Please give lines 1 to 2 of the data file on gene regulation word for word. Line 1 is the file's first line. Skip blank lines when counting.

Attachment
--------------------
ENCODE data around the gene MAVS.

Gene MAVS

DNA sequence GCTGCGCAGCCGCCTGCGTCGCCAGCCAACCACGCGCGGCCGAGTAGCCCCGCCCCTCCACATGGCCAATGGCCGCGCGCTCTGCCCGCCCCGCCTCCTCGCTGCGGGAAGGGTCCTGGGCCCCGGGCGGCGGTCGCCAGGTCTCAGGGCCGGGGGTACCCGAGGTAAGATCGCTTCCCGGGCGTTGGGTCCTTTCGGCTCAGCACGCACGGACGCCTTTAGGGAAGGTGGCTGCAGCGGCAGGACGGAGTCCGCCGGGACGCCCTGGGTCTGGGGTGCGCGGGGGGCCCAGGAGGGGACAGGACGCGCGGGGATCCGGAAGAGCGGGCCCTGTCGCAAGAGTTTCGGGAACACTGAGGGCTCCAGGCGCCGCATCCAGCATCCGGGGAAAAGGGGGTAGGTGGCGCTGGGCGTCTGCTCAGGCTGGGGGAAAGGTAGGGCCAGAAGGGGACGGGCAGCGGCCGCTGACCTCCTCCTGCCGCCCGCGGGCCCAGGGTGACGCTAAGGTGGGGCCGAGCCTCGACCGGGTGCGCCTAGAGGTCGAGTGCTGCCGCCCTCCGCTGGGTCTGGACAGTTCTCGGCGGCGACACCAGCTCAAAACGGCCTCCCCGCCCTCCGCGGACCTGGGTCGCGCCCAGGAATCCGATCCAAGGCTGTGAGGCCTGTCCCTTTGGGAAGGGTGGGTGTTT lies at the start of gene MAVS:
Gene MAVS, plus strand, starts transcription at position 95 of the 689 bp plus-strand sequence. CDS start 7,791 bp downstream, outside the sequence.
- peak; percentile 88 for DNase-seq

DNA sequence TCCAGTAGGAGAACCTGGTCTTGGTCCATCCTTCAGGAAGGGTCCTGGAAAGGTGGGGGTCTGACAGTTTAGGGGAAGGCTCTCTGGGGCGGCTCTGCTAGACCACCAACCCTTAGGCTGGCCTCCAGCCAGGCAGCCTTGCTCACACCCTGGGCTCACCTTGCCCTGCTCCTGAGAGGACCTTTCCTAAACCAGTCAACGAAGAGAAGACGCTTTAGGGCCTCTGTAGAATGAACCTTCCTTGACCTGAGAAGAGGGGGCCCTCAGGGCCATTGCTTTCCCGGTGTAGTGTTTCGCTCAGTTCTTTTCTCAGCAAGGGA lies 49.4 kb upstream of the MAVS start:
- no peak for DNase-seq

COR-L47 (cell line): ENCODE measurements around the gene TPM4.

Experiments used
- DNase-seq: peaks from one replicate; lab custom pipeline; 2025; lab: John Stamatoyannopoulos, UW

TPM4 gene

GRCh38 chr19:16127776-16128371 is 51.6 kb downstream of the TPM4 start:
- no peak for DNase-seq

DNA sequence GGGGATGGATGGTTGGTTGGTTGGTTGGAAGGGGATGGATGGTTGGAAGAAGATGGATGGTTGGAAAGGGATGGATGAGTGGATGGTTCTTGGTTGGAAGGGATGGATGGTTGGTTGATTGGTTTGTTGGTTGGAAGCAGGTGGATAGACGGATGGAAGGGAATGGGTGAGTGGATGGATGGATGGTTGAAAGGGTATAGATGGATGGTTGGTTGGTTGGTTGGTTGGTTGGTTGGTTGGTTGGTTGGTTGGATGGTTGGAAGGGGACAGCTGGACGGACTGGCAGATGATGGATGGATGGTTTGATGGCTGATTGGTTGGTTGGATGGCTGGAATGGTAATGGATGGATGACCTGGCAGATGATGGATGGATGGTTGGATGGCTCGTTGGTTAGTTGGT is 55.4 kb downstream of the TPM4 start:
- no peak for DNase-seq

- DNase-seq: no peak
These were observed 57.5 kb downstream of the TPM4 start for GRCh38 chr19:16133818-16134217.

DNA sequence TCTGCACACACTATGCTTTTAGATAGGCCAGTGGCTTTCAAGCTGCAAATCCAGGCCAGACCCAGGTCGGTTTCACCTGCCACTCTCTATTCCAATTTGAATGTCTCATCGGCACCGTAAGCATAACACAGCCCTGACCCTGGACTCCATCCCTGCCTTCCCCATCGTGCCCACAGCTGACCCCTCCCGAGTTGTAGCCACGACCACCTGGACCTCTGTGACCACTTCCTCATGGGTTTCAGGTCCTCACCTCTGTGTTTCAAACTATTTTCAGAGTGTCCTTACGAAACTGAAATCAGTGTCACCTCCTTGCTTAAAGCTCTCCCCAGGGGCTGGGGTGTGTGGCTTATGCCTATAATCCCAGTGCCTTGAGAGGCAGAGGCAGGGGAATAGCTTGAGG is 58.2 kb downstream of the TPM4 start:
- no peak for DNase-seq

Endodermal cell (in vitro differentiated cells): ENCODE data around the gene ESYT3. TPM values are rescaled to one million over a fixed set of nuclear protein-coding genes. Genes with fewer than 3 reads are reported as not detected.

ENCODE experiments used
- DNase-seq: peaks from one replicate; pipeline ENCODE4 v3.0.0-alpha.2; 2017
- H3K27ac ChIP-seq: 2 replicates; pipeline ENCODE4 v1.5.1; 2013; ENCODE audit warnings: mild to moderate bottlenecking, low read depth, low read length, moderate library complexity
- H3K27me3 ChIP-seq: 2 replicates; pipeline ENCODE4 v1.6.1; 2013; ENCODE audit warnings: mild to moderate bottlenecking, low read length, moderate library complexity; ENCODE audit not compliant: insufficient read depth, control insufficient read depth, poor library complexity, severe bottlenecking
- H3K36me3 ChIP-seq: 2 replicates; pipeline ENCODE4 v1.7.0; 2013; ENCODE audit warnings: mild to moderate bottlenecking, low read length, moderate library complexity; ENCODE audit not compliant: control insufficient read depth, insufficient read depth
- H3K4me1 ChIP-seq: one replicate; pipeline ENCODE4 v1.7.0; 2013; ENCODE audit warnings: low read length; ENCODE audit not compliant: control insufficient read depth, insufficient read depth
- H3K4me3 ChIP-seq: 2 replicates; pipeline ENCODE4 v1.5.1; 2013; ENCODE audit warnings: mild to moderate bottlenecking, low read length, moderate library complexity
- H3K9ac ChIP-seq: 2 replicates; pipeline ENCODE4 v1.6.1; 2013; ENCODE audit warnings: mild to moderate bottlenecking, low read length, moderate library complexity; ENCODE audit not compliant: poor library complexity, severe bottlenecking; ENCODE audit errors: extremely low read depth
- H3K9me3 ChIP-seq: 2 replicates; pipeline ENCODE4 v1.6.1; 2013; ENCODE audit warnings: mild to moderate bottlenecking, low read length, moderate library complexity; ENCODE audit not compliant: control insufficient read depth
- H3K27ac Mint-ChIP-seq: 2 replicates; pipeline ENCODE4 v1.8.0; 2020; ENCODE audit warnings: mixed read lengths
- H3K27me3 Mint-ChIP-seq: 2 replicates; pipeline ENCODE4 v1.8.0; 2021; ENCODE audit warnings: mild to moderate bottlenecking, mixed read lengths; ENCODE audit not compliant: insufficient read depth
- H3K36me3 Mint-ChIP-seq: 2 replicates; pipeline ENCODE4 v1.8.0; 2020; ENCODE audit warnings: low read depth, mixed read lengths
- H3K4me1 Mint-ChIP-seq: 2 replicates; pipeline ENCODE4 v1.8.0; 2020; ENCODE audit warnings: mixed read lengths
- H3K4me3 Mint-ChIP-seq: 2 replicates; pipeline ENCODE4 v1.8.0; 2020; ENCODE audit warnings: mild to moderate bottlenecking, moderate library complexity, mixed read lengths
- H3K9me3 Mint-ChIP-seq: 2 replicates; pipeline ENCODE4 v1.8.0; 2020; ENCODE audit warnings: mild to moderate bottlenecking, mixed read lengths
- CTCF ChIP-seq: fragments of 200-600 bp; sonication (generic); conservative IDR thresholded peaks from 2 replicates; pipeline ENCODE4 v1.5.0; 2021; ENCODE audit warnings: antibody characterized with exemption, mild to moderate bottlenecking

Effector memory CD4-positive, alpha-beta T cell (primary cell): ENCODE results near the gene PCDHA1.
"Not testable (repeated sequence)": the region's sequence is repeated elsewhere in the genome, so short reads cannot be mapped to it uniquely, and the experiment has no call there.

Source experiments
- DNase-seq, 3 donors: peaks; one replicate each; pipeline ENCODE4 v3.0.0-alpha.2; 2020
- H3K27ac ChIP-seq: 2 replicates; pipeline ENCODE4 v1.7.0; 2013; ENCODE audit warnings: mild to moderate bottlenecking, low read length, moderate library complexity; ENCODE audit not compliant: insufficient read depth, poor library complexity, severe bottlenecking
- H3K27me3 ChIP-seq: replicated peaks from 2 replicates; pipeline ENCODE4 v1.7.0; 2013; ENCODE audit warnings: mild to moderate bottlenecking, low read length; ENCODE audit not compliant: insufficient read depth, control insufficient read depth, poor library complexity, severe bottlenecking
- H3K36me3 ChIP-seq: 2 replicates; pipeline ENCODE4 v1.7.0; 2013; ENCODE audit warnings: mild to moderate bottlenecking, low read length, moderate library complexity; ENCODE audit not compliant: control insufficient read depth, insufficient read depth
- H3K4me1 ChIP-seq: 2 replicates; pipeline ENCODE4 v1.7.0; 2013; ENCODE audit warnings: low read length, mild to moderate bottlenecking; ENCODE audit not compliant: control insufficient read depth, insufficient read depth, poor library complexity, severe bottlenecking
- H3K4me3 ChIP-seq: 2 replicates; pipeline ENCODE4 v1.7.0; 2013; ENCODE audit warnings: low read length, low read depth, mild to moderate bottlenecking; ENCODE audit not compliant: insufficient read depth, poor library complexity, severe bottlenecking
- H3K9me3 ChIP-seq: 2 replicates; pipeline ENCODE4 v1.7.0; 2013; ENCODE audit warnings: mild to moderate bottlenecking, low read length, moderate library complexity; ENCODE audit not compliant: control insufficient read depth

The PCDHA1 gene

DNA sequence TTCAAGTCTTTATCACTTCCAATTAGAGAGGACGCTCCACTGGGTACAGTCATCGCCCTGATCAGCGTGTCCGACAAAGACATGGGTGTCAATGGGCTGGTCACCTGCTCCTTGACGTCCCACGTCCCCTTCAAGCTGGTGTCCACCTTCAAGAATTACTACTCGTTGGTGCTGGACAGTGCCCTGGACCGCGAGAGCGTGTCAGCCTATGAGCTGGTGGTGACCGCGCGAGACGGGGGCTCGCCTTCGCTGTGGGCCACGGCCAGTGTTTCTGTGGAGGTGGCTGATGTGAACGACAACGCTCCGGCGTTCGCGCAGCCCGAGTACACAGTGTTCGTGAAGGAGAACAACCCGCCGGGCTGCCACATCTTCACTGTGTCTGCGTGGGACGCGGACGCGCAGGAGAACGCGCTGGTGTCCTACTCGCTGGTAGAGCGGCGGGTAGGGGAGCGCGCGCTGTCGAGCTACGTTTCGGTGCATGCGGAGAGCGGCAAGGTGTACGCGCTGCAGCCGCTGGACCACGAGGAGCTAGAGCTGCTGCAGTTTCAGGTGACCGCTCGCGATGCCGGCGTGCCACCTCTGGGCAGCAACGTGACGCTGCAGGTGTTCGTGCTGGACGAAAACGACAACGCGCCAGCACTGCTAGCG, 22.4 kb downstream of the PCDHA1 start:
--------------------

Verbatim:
ENCODE data around the gene MAVS.

Gene MAVS